D OU want to hear 'bout me an' Tobe? wimmen on de place — kinder pertectin' an'

All right den, honey; if yer jes' lay perlite-like.
down dere and keep de kivers up Well, den, it all go 'long comf'table tel'
ober yer so yer won’tek no col, I'll Miss Sally — dat's your ma - got mar’ied;

tell it to yer agin; but I 'specs yer den de trubble begin. mos' tired ob hearin' it by dis time.

Yer see, honey, I b’long to Miss Sally, Well it were dis yer way. Me an'an' cou'se she want tek me 'long wid her to Tobe growed up togeder, down in Fau- her new home, an' Mars' George — dat's yer quire, Virginny, on ole mars' plantation pa — he ain' mek no offer ter buy Tobe, long wid de udder servants (an' dere was spite ob de fac' dat Tobe he keep er throwin' lots ob 'em --- mos' as many as dere was out hints on de subjec'. chillun ob Isrul in de wil’nes, I reckon), 'Bout two days 'fore de weddin', I tries and we growed monstous sot on one Miss Sally. I goes in her room when she war ’nudder.

by herself, an' I axes her ain't Mars' George Tobe he'd tek me to all de bush-meetin's don’ want a good stable-boy. Den I say dat an’ de cake-walks, an' we was mostly always his hoss what he brung wid him fum Georgy mo'ners togeder at de funels spite ob de res when he cum ter spen' de summer look ob de yung blades dat was always er tryin' mighty rusty an' po', like he ain' been to cut Tobe out wid me.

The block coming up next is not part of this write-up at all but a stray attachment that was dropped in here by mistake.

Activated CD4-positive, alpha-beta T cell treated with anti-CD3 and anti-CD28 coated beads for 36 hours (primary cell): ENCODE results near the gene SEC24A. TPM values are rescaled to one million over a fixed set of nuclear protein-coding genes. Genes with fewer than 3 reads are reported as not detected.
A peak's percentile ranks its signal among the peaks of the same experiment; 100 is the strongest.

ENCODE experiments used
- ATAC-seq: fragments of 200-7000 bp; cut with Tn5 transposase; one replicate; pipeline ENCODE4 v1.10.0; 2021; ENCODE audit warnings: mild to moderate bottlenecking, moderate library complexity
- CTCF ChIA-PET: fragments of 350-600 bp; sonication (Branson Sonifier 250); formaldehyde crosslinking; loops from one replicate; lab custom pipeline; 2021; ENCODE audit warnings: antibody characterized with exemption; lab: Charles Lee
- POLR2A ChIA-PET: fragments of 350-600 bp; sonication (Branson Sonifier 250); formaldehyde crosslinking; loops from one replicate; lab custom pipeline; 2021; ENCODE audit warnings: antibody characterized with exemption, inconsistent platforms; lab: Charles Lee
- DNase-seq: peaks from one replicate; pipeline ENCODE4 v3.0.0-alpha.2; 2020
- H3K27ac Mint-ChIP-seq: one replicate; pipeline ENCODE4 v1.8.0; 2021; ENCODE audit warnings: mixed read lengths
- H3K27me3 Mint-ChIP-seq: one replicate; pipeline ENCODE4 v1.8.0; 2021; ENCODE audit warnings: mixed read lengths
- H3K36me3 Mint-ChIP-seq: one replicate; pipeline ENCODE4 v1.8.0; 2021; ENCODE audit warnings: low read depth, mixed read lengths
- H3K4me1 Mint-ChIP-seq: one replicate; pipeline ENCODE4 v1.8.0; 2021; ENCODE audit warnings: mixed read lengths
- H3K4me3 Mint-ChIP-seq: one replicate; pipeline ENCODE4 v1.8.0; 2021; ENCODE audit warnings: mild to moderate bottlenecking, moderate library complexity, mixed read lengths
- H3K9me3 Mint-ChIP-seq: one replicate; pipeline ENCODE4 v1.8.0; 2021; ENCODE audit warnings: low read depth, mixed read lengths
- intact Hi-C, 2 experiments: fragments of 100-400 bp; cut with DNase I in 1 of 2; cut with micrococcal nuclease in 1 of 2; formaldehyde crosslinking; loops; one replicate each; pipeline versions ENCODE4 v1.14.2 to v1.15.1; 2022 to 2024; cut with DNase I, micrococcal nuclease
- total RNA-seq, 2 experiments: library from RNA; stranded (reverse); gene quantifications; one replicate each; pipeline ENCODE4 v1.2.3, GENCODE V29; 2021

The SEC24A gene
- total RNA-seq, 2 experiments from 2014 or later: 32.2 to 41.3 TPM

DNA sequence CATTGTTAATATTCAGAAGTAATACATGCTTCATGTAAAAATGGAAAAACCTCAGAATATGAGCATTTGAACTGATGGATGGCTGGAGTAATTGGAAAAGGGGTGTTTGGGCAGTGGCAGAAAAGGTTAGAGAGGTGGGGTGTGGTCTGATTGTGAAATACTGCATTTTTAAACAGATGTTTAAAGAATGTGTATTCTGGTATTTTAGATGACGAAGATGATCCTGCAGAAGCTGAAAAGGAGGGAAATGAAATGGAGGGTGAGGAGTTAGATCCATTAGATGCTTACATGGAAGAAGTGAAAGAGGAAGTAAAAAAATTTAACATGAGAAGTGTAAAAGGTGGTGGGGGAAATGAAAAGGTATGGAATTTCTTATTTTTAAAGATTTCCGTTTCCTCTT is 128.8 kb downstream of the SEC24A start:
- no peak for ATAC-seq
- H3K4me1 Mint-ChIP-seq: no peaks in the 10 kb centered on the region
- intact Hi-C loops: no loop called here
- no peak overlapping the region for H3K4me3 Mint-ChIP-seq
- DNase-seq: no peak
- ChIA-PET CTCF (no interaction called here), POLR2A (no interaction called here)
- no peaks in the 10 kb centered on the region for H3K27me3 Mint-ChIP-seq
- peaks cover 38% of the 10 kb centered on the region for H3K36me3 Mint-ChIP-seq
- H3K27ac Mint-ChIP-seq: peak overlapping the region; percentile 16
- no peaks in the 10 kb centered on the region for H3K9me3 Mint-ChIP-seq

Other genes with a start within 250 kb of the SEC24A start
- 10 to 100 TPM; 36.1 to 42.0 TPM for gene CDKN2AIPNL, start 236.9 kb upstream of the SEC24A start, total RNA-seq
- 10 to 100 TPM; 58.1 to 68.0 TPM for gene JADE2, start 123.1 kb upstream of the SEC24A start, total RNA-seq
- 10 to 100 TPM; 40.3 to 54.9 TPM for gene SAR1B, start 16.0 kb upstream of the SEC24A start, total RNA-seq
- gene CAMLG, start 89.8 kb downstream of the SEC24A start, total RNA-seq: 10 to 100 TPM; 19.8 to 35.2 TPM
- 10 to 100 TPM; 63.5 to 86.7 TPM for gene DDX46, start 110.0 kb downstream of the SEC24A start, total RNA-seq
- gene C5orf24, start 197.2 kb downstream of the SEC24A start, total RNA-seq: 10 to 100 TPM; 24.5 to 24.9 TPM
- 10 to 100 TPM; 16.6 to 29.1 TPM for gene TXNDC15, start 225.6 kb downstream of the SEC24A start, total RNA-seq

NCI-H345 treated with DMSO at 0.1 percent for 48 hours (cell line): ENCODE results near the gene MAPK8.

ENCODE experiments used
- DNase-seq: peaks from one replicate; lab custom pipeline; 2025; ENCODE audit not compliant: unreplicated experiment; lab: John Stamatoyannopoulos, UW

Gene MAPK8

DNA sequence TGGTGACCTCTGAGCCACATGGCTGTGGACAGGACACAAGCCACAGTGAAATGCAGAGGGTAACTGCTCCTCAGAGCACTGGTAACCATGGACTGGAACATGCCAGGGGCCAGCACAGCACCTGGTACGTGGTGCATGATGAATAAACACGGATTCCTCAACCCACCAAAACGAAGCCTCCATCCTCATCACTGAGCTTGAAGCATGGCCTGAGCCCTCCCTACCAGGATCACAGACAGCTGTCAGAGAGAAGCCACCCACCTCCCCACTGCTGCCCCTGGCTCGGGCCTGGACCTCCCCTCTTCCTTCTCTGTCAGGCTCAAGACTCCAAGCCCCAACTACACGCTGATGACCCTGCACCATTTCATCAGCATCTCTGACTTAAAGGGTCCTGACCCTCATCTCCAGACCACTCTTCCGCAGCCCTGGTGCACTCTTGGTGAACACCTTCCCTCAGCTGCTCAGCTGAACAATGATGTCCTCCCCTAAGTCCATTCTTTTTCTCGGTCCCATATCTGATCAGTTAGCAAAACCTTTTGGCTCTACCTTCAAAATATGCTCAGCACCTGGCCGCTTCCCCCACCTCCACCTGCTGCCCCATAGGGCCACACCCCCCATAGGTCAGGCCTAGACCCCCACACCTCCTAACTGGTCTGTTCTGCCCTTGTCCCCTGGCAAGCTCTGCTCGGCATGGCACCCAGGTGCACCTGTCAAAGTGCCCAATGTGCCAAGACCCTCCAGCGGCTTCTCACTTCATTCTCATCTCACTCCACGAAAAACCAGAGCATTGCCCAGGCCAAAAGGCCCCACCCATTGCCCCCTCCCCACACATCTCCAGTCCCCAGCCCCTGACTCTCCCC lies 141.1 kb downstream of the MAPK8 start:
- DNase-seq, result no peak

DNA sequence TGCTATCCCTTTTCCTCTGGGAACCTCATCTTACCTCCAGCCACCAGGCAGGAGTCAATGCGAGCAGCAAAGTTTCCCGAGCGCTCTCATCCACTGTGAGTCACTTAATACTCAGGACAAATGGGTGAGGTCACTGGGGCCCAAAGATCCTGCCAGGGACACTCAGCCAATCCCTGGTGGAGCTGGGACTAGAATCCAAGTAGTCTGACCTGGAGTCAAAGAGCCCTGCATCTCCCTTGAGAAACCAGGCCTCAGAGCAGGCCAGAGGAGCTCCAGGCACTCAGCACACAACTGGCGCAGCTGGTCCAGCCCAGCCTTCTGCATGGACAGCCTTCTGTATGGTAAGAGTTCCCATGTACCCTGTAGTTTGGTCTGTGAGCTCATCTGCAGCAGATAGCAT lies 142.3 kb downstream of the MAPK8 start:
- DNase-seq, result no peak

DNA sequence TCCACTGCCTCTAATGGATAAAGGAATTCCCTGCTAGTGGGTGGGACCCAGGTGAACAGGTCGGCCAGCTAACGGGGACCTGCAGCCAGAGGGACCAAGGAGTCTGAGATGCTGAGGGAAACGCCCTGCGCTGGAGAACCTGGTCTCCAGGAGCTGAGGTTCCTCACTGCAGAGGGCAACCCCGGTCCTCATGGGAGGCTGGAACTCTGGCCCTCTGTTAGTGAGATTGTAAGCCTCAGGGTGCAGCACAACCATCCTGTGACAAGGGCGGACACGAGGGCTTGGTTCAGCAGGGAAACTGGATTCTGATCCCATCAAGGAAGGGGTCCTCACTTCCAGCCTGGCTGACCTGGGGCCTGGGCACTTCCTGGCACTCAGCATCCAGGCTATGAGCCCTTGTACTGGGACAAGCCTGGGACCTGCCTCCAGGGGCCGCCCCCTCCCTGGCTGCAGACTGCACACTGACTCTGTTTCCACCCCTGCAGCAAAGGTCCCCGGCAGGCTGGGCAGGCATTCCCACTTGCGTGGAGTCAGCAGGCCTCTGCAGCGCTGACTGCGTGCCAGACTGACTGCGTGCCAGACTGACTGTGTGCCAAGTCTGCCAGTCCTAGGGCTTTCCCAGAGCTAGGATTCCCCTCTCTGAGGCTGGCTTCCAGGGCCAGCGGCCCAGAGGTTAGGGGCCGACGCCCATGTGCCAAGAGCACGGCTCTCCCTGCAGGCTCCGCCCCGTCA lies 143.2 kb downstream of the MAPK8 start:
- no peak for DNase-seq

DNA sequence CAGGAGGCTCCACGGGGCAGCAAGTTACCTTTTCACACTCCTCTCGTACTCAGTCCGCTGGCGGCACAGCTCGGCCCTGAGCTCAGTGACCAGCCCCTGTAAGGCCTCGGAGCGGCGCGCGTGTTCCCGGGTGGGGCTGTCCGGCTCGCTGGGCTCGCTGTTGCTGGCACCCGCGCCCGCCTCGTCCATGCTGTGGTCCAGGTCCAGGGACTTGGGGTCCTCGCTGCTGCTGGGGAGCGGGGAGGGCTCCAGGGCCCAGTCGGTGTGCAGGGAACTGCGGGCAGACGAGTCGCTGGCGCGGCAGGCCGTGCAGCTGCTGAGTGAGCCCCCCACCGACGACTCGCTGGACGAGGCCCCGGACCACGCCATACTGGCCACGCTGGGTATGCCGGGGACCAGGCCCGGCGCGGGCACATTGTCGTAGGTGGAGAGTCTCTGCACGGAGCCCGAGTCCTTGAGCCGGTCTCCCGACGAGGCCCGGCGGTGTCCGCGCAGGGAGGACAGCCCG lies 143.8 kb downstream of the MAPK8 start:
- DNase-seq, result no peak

rubbed down right; an' I say he don' look He warn't much to look at, dat's sho', like old mars' hoss what Tobe tek care obkase he war as freckled as a guinea-keat's he jes' as fat as a pig 'fore Chris’mus, an' egg, an' sguint-eyed, too, let ’lone bein' as shiny as mars' bal' haid. tur’ible short an' bow-legged; but he war B ut Miss Sally she jes laff, an' say: “I always kind and gentle-like, and he ac' like reckon dat's one word fur de hoss an' two a real white gemman in his ways wid de fur Tobe, ain' it Cynthy?An' den she go